Return On Content Calculator (Do You Know The ROI of Your Blog Content?)

Shane Dutka

Let me ask you a question, and be honest.

Do you know the minimum daily visits you need to make a new piece of blog content worth it to create?

Do you need 5 visits per day, 10 visits per day, or maybe 50 visits per day to get your money back on a new piece of content?

Business management godfather, Peter Drucker famously said, “If you can’t measure it, you can’t improve it”.

Today, I’m going to help you measure your blog, so you can improve it.

Here’s the thing.

Most blog owners and publishers instinctively know that they need to create content to get more visits to make more money from display ads and clicks to their affiliates.

But the one thing most people fail to do is set benchmarks that help them understand if their content is performing or not.

And I don’t just mean raw visits to a page or keyword positions in Google.

Sure, those things are great and easy to measure, but did you know that for my site, all I need is 10 visits per day to one of my “best…” pieces of content monetized via the Amazon Associate affiliate program to yield an ROI of 309% over the course of 12 months.

There are some assumptions of course such as:

  • The combined cost for a writer to write the article and hire a VA to publish the article is $43 dollars
  • The click through rate (CTR) to Amazon from my article to Amazon is 34%
  • The traffic I send to Amazon buys something 16% of the time (i.e., 16% conversion rate)
  • The average order value (AOV) of that conversion is $30
  • The affiliate commission I get is 3% for the sale
  • The “best…” type posts are also monetized via display ads yielding at least a 6 RPM

If I hit those benchmarks, the $43 cost of article will yield $176.26 over 12 months resulting in an ROI of 309%

How awesome is that?

Please Note: There are costs associated with linkbuilding to get content to rank in the first place but we’ll assume the site is already in a place where it can rank articles. Watch the return on content video above where I account for the cost of linkbuilding.

In fact, I’ll get my 43 bucks back in approximately 3 months as the monthly earnings calculate out to $14/month.

Now we all know “SEO takes time”, so if we assume an ultra conservative 3 months to rank for the target keywords and generate our target 10 visits per day, then the payback period is roughly 6 months (3 months to rank and 3 months to generate earnings).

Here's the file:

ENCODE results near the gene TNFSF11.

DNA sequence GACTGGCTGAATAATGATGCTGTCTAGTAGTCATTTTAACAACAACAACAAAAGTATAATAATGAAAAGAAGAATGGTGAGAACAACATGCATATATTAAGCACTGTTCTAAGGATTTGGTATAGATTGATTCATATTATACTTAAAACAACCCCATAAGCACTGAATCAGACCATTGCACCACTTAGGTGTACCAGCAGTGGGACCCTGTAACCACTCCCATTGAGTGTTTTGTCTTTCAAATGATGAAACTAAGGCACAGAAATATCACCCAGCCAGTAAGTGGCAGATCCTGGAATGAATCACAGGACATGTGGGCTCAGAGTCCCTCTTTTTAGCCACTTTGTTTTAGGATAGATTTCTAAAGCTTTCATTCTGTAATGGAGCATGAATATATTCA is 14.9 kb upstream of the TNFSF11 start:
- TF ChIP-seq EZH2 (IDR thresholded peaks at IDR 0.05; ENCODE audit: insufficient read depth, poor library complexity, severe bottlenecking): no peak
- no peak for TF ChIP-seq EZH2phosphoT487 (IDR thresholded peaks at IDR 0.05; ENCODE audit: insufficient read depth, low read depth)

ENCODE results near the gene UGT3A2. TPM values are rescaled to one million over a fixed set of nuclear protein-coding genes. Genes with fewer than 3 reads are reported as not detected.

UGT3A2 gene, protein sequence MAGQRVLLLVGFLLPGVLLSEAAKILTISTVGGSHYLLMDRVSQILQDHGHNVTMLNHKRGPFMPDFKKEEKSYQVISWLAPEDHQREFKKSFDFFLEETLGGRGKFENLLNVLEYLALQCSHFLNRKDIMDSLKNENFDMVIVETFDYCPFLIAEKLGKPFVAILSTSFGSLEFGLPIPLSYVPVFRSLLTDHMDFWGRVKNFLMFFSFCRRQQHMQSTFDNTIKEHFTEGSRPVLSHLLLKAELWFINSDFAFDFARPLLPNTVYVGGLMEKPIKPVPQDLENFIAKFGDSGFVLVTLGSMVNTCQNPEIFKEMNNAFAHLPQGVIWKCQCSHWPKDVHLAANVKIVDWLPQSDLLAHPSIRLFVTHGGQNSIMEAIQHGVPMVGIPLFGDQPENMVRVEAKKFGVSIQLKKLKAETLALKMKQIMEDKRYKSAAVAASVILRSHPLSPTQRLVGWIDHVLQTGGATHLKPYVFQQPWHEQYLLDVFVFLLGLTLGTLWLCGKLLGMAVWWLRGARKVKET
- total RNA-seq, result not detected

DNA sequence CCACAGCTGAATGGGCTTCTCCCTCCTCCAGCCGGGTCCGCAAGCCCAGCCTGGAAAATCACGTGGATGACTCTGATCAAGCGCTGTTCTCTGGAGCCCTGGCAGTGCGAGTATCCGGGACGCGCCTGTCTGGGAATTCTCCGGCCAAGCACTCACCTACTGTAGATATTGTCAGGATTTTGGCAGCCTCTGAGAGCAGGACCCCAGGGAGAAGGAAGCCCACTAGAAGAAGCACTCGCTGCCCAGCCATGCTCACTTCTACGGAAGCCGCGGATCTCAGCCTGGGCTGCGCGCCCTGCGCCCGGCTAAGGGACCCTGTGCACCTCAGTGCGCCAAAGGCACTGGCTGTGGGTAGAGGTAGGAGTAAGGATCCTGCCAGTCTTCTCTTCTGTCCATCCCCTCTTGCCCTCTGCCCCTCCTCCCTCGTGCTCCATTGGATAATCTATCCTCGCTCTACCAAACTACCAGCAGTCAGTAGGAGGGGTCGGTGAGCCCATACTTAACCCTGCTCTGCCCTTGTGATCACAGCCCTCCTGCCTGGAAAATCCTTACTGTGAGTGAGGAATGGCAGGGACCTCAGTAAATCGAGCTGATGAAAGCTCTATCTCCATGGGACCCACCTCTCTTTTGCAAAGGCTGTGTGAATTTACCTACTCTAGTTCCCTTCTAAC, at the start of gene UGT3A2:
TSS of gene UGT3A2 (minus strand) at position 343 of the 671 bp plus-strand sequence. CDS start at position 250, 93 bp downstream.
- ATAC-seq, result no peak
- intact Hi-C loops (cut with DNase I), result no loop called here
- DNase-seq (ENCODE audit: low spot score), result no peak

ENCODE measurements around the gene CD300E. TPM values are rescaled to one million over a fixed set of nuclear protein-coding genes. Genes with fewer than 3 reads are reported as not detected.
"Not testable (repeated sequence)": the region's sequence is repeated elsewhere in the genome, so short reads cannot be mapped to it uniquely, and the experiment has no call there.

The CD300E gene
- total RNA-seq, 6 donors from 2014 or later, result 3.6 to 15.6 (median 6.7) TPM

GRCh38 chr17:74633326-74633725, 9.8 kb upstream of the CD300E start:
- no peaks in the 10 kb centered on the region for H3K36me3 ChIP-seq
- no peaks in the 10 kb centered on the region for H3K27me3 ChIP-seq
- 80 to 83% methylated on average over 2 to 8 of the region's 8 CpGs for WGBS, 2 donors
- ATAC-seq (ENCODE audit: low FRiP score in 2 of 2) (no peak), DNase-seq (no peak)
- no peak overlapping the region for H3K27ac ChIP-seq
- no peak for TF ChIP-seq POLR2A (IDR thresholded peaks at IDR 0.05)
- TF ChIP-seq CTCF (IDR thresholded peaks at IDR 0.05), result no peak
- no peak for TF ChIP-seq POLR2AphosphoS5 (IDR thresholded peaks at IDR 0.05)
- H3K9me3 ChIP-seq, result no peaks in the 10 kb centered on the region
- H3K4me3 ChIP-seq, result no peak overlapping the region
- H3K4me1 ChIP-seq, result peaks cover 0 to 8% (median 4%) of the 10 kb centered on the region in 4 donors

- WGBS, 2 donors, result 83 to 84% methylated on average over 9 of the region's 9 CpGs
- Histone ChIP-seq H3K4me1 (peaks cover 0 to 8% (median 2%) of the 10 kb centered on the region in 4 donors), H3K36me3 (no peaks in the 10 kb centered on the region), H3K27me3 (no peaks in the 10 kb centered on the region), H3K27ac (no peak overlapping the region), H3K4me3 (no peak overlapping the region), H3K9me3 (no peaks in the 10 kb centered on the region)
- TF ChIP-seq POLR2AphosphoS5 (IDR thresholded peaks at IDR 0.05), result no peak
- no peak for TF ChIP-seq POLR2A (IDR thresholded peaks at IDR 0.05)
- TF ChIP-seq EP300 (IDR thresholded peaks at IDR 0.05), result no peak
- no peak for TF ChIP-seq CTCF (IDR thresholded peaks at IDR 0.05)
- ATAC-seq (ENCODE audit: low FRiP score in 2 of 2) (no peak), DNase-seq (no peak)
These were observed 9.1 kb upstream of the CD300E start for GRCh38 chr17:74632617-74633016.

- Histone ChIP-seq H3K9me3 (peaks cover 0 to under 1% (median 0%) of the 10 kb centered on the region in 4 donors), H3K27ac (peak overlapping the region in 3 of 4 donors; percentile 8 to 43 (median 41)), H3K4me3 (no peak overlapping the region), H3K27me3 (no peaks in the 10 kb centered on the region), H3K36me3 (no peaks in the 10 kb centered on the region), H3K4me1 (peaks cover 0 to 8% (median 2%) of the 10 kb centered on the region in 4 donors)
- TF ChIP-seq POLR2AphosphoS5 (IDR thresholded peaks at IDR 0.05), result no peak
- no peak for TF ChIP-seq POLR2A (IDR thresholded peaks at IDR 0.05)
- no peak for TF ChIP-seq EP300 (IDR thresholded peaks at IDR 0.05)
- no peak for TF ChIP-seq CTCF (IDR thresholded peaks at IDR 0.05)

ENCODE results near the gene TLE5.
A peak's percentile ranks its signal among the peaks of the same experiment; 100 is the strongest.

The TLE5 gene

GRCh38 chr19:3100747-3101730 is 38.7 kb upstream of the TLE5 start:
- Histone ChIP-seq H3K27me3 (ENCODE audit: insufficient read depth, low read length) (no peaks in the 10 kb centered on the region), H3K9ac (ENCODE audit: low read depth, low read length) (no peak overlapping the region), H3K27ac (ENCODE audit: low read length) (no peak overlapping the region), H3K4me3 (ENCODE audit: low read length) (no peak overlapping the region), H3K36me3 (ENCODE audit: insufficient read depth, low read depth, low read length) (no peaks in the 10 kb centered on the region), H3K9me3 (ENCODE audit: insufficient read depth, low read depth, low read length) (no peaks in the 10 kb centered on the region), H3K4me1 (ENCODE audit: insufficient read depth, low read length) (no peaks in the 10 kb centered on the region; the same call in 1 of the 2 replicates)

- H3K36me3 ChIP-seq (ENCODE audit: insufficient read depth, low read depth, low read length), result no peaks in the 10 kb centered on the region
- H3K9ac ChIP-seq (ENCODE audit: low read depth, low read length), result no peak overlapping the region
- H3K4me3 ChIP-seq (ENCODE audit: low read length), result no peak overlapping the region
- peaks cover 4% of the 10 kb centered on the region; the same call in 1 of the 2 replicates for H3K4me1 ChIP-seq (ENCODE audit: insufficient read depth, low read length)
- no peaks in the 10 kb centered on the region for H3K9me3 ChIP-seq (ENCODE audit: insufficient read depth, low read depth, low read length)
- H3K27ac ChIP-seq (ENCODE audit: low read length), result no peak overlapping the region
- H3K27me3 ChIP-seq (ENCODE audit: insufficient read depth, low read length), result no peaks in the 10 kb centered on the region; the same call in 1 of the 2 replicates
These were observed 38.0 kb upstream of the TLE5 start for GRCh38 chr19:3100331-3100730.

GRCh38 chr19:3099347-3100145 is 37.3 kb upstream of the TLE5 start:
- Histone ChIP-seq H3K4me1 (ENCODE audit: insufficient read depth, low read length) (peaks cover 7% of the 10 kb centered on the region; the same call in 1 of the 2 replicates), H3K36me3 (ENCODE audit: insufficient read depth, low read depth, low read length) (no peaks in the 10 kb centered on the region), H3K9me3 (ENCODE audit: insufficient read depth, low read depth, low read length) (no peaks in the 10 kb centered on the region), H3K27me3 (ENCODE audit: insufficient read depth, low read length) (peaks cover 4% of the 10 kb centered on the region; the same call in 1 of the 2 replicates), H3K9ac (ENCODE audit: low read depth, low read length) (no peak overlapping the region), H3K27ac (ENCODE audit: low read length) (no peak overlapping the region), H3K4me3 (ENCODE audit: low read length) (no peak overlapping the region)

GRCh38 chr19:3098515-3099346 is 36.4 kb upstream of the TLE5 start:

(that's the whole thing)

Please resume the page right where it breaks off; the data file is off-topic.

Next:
Sure it would be great if that piece of content generated 100s of visits per day, but I don’t need 100s I just need 10.

10 visits per day = 309% ROI in 12 months.

And in 24 months?

Assuming I maintain my average 10 visits per day I’ll net a 719% return on my initial $43 bucks.

That’s $352.51 earned by spending $43.

Ready to start a blogging business yet? 🙂

But wait, Shane I still don’t get it, how does that work?

Let me paint a picture for you.

An Example From My Baby Blog

To hammer these concepts home, take this article about the “best baby walkers for tall babies”.

A standard article, monetized by Amazon’s affiliate program, Amazon Associates.

From May 2nd to May 8th, the CTR to Amazon was about 47% sending 130 people to Amazon out of 274 visits from Google organic search.

During that same time frame you can see from the image below I am converting about 16.49% of the traffic I send to Amazon from To be clear, I am not tracking clicks to Amazon on a page level. This would require a dedicated tag for each page, which would yield better data, but this aggregate view is more than fine for planning purposes.

You can also see that the average order is $25.56 ($3,630/142 orders) and the earnings totaled $110.81, which is roughly a 3% commission (inline with expectations).

By looking at the raw numbers, we can plainly see this article is performing well above the target metrics mentioned earlier on track for the 309% ROI or perhaps even higher.

That said, this piece is performing and no action needs to be taken.

But when comparing it to another piece of content such as my article about the “best baby bottles for reflux” as seen below.

You can see a CTR to Amazon of only 11.69%, well below the target of 34%.

Unfortunately, this means that something is broken.

There is a mismatch between what I have on the page and what the traffic is looking for.

I would argue that this could be a sign of missing the “intent” of the query, which usually spells doom for the organic positions I have for this page.

If I’m ranking #1 for “best baby bottles for reflux” but I am only getting 11% CTR to Amazon, when I expect a 34% CTR, then chances are pretty good I’m missing the “intent” and Google will soon figure out that my page does not belong at #1.

So you can see how measuring the ROI of a content can also spill into an SEO optimization exercise because its implied that if people are performing the action you expect them to take, then you ARE meeting the intent of the keyword and you’ll hold rank (all else being equal of course, like domain authority, etc).